Lives of Girls Who Became Famous
Mary A. Livermore
When a nation passes through a great struggle like our Civil War, great leaders are
developed. Had it not been for this, probably Mrs. Livermore, like many other noble
women, would be to-day living quietly in some pleasant home, doing the common duties
of every-day life. She would not be the famous lecturer, the gifted writer, the leader of
the Sanitary Commission in the West; a brilliant illustration of the work a woman may do
in the world, and still retain the truest womanliness.
She was born in Boston, descended from ancestors who for six generations had been
Welsh preachers, and reared by parents of the strictest Calvinistic faith. Mr. Rice, her
father, was a man of honesty and integrity, while the mother was a woman of remarkable
judgment and common sense.
Mary was an eager scholar, and a great favorite in school, because she took the part of all
the poor children. If a little boy or girl was a cripple, or wore shabby clothes, or had
scanty dinners, or was ridiculed, he or she found an earnest friend and defender in the
So fond was she of the five children in the home, younger than herself, and so much did
she take upon herself the responsibility of their conversion, that when but ten years old,
unable to sleep, she would rise from her bed and waken her father and mother that they
might pray for the sisters. "It's no matter about me," she would say; "if they are saved, I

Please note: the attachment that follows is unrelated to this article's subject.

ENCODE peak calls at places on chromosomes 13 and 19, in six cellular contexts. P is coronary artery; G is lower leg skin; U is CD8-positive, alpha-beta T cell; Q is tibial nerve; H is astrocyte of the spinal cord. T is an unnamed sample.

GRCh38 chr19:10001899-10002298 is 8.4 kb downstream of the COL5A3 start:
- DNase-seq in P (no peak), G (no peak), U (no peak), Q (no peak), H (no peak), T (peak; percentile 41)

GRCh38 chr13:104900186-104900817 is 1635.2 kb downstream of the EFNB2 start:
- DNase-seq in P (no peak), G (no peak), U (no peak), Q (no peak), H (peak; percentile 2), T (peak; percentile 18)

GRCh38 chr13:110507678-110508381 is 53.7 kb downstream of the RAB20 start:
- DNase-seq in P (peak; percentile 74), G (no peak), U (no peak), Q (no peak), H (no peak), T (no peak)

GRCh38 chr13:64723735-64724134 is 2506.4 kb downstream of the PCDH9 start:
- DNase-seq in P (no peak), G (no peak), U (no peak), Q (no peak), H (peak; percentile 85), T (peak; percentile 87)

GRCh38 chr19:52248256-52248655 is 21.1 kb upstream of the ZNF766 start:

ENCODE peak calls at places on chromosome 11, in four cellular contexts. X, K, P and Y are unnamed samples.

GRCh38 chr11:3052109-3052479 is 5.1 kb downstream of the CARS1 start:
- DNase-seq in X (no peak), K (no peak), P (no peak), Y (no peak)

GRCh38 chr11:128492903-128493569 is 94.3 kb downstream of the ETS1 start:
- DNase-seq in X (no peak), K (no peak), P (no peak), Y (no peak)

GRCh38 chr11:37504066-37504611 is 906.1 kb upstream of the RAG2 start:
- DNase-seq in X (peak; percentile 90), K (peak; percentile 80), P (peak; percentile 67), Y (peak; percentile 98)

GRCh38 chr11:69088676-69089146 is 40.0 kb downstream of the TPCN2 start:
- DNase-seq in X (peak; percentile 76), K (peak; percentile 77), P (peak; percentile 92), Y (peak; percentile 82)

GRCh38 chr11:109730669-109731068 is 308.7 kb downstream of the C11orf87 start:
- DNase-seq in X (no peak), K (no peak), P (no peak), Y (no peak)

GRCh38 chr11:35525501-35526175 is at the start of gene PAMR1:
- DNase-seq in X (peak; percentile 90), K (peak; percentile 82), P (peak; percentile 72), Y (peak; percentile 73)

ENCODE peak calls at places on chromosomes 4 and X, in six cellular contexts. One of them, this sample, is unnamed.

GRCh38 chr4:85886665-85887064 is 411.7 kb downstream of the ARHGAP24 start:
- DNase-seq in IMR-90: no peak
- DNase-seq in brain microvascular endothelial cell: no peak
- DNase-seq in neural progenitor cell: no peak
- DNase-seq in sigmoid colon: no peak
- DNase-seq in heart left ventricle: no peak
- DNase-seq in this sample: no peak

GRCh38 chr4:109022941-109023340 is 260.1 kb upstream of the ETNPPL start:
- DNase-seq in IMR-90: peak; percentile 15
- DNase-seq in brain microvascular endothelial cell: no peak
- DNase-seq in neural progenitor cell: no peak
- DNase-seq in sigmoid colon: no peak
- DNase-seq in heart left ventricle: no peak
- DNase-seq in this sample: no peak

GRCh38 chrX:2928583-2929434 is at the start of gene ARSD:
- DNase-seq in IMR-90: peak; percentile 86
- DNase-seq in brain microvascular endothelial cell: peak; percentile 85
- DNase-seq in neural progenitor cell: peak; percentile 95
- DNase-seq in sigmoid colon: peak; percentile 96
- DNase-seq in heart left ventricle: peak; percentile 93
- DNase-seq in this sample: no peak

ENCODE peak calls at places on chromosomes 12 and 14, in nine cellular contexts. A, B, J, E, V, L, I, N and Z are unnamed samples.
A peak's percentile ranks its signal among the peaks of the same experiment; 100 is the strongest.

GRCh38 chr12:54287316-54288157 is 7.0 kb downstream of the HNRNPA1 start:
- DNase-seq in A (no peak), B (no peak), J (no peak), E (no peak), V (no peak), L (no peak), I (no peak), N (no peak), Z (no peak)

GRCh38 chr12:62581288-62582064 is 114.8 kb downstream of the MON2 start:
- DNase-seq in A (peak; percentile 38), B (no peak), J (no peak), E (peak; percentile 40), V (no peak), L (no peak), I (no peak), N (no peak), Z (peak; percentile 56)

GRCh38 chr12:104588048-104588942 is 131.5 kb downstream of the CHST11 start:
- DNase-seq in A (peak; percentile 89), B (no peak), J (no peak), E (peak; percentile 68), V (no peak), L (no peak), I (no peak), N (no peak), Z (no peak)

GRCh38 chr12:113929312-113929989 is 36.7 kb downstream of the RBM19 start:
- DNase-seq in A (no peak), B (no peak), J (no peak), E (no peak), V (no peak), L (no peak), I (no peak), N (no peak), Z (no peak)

can bear anything."
Mature in thought and care-taking beyond her years, she was still fond of out-door sports
and merry times. Sliding on the ice was her especial delight. One day, after a full hour's
fun in the bracing air, she rushed into the house, the blood tingling in every vein,
exclaiming, "It's splendid sliding!" "Yes," replied the father, "it's good fun, but wretched
All at once the young girl saw how hard it was for her parents to buy shoes, with their
limited means; and from that day to this she never slid upon the ice.
There were few playthings in the simple home, but her chief pastime was in holding
meetings in her father's woodshed, with the other children. Great logs were laid out for
benches, and split sticks were set upon them for people. Mary was always the leader, both
in praying and preaching, and the others were good listeners. Mrs. Rice would be so
much amused at the queer scene, that a smile would creep over her face; but Mr. Rice
would look on reverently, and say, "I wish you had been a boy; you could have been
trained for the ministry."
When she was twelve years old she began to be eager to earn something. She could not
bear to see her father work so hard for her. Alas! how often young women, twice twelve,
allow their father's hair to grow white from overwork, because they think society will